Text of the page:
Taliban ‘journalism rules’ open way to censorship, persecution, warns RSF

The Taliban media briefing
The Taliban media briefing in Kabul where the "11 rules" for journalists were unveiled. Image: Bakhtarnews/RSF

Asia Pacific Report newsdesk

Reporters Without Borders (RSF) says it is very disturbed by the “11 journalism rules” that the Taliban announced at a meeting with news media on September 19.

The rules that Afghan journalists will now have to implement are vaguely worded, dangerous and liable to be used to persecute them, the Paris-based global media freedom watchdog said.

Working as a journalist will now mean complying strictly with the 11 rules unveiled by Qari Mohammad Yousuf Ahmadi, the interim director of the Government Media and Information Centre (GMIC).

At first blush, some of them might seem reasonable, as they include an obligation to respect “the truth” and not “distort the content of the information”, said RSF.

But in reality they were “extremely dangerous” because they opened the way to censorship and persecution.

“Decreed without any consultation with journalists, these new rules are spine-chilling because of the coercive use that can be made of them, and they bode ill for the future of journalistic independence and pluralism in Afghanistan,” RSF secretary-general Christophe Deloire said.

“They establish a regulatory framework based on principles and methods that contradict the practice of journalism and leave room for oppressive interpretation, instead of providing a protective framework allowing journalists — including women — to go back to work in acceptable conditions.

‘Tyranny and persecution’
“These rules open the way to tyranny and persecution.”

The first three rules, which forbid journalists to broadcast or publish stories that are “contrary to Islam,” “insult national figures” or violate “privacy,” are loosely based on Afghanistan’s existing national media law, which also incorporated a requirement to comply with international norms, including Article 19 of the Universal Declaration of Human Rights and the International Covenant on Civil and Political Rights.

The absence of this requirement in the new rules opens the door to censorship and repression, because there is no indication as to who determines, or on what basis it is determined, that a comment or a report is contrary to Islam or disrespectful to a national figure.

Three of the rules tell journalists to conform to what are understood to be ethical principles:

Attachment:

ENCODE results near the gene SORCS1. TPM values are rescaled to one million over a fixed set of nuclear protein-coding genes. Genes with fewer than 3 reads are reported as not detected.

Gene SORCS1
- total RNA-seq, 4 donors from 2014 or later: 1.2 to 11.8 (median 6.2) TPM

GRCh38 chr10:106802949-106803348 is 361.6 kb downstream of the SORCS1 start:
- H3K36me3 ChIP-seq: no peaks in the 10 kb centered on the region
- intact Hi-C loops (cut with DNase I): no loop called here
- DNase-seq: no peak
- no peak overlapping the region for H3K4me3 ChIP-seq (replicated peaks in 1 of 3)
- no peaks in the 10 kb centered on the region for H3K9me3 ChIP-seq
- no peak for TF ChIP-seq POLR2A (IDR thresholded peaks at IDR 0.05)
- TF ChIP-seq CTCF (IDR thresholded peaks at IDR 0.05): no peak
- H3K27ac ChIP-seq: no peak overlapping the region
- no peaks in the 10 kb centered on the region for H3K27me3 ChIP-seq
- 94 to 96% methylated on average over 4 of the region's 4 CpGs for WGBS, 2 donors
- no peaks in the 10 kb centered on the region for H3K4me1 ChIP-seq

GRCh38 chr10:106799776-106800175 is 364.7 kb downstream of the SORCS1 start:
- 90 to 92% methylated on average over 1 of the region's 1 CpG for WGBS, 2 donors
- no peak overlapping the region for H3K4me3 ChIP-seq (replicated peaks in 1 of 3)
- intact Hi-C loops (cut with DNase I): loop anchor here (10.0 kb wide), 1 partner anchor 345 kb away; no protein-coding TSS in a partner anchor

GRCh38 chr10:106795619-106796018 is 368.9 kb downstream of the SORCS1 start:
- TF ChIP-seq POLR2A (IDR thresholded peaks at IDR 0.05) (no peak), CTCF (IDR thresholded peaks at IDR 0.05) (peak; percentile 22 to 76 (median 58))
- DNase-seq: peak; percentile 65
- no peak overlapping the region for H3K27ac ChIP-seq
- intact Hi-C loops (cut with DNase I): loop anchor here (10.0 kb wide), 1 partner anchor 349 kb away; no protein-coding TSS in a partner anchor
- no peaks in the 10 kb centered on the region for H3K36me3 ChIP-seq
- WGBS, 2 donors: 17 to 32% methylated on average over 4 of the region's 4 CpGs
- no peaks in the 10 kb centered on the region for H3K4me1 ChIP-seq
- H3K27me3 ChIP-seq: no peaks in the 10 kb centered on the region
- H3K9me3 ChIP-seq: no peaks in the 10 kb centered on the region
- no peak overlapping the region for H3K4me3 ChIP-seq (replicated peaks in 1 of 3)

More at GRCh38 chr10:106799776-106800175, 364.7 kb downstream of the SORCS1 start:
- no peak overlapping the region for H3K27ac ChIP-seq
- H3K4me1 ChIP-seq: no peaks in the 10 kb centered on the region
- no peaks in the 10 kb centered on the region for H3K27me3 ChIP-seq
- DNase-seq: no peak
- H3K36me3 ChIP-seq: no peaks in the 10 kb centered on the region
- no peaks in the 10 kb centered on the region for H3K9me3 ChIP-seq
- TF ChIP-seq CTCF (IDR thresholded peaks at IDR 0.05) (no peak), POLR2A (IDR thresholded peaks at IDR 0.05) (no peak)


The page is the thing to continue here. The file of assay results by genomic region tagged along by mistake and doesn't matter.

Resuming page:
• They must “not try to distort news content”;
  • They must “respect journalistic principles”; and
  • They “must ensure that their reporting is balanced”.

But the absence of reference to recognised international norms means that these rules can also be misused or interpreted arbitrarily.

Rules 7 and 8 facilitate a return to news control or even prior censorship, which has not existed in Afghanistan for the past 20 years.

‘Handled carefully’
They state that, “matters that have not been confirmed by officials at the time of broadcasting or publication should be treated with care” and that “matters that could have a negative impact on the public’s attitude or affect morale should be handled carefully when being broadcast or published”.

The danger of a return to news control or prior censorship is enhanced by the last two rules (10 and 11), which reveal that the GMIC has “designed a specific form to make it easier for media outlets and journalists to prepare their reports in accordance with the regulations,” and that from now on, media outlets must “prepare detailed reports in coordination with the GMIC”.

The nature of these “detailed reports” has yet to be revealed.

The ninth rule, requiring media outlets to “adhere to the principle of neutrality in what they disseminate” and “only publish the truth,” could be open to a wide range of interpretations and further exposes journalists to arbitrary reprisals.

Afghanistan was ranked 122nd out of 180 countries in the 2021 World Press Freedom Index that RSF published in April.

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